I ran across this story about paper notebooks and how, although their place in society has changed somewhat, they still remain relevant in the digital age. The author points out that for “digital natives” , “paper is a curiosity” and it draws some people for that reason. For those of us considered “dinosaurs”, we remember a time when everything was on paper and every artist or writer had paper notebooks. We dinosaurs cling to our paper notebook/sketchbooks out of nostalgia, but, increasingly, for privacy and sanity as well.
I met with a friend last night and over drinks, she drew out a small sketchbook filled with her wonderful line drawings. “I wanted you to see this” she said in hushed tones. “I showed them to another friend and he just kept saying I should put them on the internet”. She shook her head. “I can’t do that. They are mine!”
She is an astonishingly good artist, has exhibited publicly before, but also has expressed her continuing reticence to release her things to the Internet. “People will just screenshot them and next thing I know my drawings will end up on a shirt being sold from whoknowswhere. It’s a piece of me, so I can’t let that happen. And the only way to do it is to not upload them to the internet.”
And so just like that, the ubiquitous sketchbook/notebooks of the analog age have attained a more important part of something they already somewhat were — a personal grimoire of the spirit, of sorts.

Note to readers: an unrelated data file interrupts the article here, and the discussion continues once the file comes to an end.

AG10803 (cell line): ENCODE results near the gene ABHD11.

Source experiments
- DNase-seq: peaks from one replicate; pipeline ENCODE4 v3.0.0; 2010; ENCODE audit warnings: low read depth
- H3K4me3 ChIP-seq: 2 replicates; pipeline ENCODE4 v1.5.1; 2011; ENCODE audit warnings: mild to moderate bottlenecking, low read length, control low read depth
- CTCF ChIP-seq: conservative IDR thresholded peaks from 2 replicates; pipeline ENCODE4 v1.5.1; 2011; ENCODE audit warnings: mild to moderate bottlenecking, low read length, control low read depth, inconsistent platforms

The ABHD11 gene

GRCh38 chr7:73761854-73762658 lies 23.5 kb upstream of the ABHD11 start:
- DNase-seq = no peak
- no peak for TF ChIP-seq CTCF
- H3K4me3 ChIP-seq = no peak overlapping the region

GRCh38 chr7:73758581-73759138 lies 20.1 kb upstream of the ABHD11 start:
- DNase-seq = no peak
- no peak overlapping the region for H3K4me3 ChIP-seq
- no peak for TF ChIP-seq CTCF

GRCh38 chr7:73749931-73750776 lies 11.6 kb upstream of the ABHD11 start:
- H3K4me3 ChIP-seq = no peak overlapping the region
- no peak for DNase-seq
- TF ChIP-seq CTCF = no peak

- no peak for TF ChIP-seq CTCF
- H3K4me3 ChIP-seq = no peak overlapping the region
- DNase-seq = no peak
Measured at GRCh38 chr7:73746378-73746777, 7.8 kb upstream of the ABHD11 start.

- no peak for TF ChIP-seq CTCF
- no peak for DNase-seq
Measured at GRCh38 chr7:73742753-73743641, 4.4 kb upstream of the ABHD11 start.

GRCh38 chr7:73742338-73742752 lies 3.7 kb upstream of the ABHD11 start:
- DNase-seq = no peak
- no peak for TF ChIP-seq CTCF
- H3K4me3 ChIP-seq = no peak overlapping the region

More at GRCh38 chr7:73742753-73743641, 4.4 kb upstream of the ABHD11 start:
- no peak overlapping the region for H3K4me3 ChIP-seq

Sure, you can keep notes on your various devices and make digital art and never show it to anyone—but human nature is strong and the temptation to just post it to the internet will always be there. From the other side, you can always take pictures/scan your work from your paper notebooks and then upload them—but that is probably less likely. And, the benefit of using paper notebooks has been revealed in the concept of “desireable difficulty”, which is explained in the article I cited above. In short, the act of having to write something down in an analog fashion when doing something like taking notes, results in better learning and retention and enhanced creativity. Clearer perspective. A more relaxed state. As a woman interviewed in the article says “It’s this thing that is so intuitive. It’s between you and paper and a pen. It’s kind of meditative.”
I am convinced that the real cultural rebels of the future will not purposefully have much of a presence on the internet at all. It’s already starting to happen in dribs and drabs and it’s not all older people, either. We’ve had some 20 odd years of people just blaring out their lives and feelings in various social media—it’s like a great catharsis that had to happen, but now we get to move on. And, as the internet monetizes more and more and relies on the ever- present irritant of advertising and wilts under the pressure of government and corporate control, some people will move on more quickly and thoroughly. The majority will still use social media, but there will be significant pockets of social-media-resisting people. And those people will be using the time they used to use on social media exploring their precious personal ciphers and sometimes sharing them with the people that matter most.